When “More” is not “Better”

Once again, it appears that ‘more’ medical care is not necessarily the ‘best’ medical care.

A recent study published in the New England Journal of Medicine reports results from a federally funded trial designed to prevent a subsequent stroke in high-risk patients.  Half the patients were randomized to receive intensive medical management; the other half was treated with intensive medical management plus stenting of a major intracranial artery using the Styker Corporation’s Wingspan stent system.   Aggressive medical management was defined as aspirin, clopidogrel 75 mg/day for 90 days after enrollment, an antihypertensive, rosuvastatin, and a lifestyle management program.

Based on data from earlier trials and two clinical registries, the researchers anticipated that stenting would reduce the risk of recurrent stroke or death by 35% over 2 years.

In fact, the opposite occurred.

Over slightly less than a year of follow-up, 20.5% of the stented patients died or had a stroke, compared with 11.5% of those receiving medical therapy alone.   Based on these results, the study stopped enrolling patients, issued a clinical alert and announced that all currently enrolled patients would be followed for up to 2 years.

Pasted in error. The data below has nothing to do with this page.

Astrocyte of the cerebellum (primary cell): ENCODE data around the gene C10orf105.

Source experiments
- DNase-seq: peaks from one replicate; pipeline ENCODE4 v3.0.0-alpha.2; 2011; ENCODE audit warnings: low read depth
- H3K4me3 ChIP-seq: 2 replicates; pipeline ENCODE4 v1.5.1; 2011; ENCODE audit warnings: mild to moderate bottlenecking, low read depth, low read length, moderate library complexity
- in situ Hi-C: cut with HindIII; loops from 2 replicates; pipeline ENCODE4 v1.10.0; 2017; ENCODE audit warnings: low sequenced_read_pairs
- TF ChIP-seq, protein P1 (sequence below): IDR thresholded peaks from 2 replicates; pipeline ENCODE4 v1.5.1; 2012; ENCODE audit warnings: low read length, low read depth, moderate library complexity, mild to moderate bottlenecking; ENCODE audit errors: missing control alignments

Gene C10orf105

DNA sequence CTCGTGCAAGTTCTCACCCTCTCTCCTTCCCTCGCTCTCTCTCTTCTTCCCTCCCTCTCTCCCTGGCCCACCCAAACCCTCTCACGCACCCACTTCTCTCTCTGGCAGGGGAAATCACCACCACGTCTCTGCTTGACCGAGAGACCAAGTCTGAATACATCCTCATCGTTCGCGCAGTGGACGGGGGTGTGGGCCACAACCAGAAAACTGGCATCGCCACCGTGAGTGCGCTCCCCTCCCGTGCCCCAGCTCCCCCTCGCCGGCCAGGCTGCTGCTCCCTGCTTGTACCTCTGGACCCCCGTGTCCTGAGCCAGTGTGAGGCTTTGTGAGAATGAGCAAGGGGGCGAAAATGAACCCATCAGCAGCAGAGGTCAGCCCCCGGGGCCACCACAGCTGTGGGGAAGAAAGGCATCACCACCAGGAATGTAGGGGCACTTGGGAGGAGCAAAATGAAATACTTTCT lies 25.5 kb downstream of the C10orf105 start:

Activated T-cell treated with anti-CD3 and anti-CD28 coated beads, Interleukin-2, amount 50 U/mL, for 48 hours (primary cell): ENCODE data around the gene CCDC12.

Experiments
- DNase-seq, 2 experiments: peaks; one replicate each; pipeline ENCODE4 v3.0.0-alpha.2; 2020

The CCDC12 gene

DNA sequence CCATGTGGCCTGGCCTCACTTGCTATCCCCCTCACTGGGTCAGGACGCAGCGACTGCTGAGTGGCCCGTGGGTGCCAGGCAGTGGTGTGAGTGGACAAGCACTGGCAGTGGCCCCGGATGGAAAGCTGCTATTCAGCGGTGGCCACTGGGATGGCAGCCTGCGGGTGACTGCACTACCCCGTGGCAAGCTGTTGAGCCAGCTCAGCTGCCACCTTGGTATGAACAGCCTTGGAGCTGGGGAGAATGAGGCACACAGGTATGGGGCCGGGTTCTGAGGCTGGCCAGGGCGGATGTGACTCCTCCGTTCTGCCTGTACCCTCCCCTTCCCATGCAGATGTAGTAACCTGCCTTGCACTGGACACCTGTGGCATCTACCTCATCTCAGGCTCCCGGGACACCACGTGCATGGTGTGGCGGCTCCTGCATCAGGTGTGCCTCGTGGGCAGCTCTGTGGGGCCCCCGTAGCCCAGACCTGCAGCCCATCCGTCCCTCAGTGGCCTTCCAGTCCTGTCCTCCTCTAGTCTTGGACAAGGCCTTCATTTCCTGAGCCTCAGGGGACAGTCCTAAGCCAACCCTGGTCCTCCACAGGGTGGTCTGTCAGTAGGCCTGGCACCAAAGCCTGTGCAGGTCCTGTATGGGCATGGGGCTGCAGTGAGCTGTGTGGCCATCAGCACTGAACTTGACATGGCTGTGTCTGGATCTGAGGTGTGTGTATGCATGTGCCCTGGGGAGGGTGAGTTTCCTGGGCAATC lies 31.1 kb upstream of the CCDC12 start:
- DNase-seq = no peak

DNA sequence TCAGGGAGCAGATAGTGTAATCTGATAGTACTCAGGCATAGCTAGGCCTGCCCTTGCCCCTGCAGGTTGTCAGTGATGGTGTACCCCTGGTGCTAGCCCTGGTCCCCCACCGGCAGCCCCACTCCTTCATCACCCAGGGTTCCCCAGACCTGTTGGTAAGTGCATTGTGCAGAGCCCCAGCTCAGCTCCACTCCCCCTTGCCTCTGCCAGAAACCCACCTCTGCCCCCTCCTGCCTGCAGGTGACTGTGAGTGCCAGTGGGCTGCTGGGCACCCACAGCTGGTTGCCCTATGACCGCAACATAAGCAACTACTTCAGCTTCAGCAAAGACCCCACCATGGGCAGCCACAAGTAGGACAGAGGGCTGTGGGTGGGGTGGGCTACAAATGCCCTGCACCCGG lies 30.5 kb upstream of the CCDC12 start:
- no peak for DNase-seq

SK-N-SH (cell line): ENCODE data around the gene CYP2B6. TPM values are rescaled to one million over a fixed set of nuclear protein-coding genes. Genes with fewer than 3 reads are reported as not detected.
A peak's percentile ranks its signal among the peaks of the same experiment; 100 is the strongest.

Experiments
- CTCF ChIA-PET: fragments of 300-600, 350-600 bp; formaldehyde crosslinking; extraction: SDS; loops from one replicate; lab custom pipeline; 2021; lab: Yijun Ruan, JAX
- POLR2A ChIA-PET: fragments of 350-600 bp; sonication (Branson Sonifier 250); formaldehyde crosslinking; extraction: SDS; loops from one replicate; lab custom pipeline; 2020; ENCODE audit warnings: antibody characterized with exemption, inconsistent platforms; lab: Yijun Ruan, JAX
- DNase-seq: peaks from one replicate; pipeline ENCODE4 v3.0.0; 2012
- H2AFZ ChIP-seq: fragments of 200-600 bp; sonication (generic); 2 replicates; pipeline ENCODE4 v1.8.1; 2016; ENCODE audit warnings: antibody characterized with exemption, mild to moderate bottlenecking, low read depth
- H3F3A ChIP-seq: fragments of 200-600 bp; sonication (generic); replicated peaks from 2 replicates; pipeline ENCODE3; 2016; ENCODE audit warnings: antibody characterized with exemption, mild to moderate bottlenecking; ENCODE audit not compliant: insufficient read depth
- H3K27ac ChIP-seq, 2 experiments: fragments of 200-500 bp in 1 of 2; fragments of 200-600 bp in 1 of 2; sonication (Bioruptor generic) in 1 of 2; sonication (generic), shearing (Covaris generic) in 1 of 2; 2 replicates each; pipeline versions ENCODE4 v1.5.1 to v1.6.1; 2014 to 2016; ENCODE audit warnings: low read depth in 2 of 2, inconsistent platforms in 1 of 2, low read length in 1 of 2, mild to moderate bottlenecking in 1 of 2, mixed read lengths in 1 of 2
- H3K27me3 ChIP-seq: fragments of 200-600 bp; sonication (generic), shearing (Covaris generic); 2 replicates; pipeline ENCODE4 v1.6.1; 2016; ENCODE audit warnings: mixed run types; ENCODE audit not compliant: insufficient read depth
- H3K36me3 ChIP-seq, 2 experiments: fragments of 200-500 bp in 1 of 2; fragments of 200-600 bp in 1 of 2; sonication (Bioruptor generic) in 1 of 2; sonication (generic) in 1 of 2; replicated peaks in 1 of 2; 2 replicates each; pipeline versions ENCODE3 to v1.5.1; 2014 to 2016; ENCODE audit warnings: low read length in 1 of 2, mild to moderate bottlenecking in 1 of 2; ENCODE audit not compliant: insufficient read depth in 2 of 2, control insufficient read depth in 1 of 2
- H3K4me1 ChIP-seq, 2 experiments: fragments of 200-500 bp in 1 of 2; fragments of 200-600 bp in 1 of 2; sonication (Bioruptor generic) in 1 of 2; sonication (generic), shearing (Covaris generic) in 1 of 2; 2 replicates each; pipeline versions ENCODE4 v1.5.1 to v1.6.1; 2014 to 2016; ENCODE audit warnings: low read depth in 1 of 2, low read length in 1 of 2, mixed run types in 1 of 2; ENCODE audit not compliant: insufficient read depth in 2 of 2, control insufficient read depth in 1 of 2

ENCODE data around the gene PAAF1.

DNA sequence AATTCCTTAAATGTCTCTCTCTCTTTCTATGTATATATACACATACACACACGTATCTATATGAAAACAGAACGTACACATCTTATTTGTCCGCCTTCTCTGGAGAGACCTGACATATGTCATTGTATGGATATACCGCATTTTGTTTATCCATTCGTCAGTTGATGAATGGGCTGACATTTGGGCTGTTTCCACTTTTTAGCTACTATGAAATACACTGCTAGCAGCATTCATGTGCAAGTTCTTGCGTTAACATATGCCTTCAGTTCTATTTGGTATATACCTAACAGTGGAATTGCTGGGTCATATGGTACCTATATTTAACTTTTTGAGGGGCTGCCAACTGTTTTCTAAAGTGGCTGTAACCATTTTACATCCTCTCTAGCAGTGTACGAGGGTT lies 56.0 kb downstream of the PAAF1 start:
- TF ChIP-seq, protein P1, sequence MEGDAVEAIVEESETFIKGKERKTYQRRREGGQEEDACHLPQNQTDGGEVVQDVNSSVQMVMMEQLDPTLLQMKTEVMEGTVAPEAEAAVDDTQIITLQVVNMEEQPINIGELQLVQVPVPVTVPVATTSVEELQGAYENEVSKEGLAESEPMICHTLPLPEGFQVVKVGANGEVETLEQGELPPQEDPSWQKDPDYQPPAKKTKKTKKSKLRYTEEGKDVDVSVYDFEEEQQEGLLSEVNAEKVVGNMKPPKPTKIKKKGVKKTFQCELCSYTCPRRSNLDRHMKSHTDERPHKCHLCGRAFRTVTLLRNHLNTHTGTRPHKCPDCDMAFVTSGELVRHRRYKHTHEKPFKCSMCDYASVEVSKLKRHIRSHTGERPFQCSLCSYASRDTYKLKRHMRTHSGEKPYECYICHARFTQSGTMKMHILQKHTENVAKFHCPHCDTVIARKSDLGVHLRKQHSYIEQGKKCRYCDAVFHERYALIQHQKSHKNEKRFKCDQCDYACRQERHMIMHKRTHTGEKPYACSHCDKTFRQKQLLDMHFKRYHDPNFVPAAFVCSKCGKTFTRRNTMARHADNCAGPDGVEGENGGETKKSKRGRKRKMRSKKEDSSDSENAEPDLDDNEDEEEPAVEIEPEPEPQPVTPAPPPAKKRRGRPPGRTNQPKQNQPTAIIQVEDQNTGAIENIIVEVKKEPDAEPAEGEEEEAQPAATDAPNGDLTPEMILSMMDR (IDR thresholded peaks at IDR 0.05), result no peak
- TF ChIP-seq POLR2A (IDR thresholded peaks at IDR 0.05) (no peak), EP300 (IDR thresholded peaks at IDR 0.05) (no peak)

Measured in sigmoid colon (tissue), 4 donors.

It’s not clear why the stented patients had such unexpectedly poor results.  It may be that people in this study were at higher risk and had less severe lesions than the patients in the registries.  Or perhaps the trial’s rigorous patient monitoring system was able to identify more strokes than were detected in the registries.

Some experts in the field contend that the trial patients received more aggressive management of their risk factors than most patients receive. However, the authors concluded that intensive medical management alone can be duplicated in clinical practice.   And according to the deputy director of the agency that funded the trial, the National Institute of Neurological Disorders and Stroke, “Although technological advances have brought intracranial stenting into practice, we have now learned that, when tested in a large group, this particular device did not lead to a better health outcome.”

Managing patients with medicine and lifestyle is far less ‘glamorous’ than the high-tech stenting option.  However, until clinical research is able to determine which—if any—patients are the best candidates for intracarotid stenting, medical management is the more prudent strategy. And at a cost of $3400 per year versus more than $20,000 per year–and the potential loss of life–we can’t afford the alternative.

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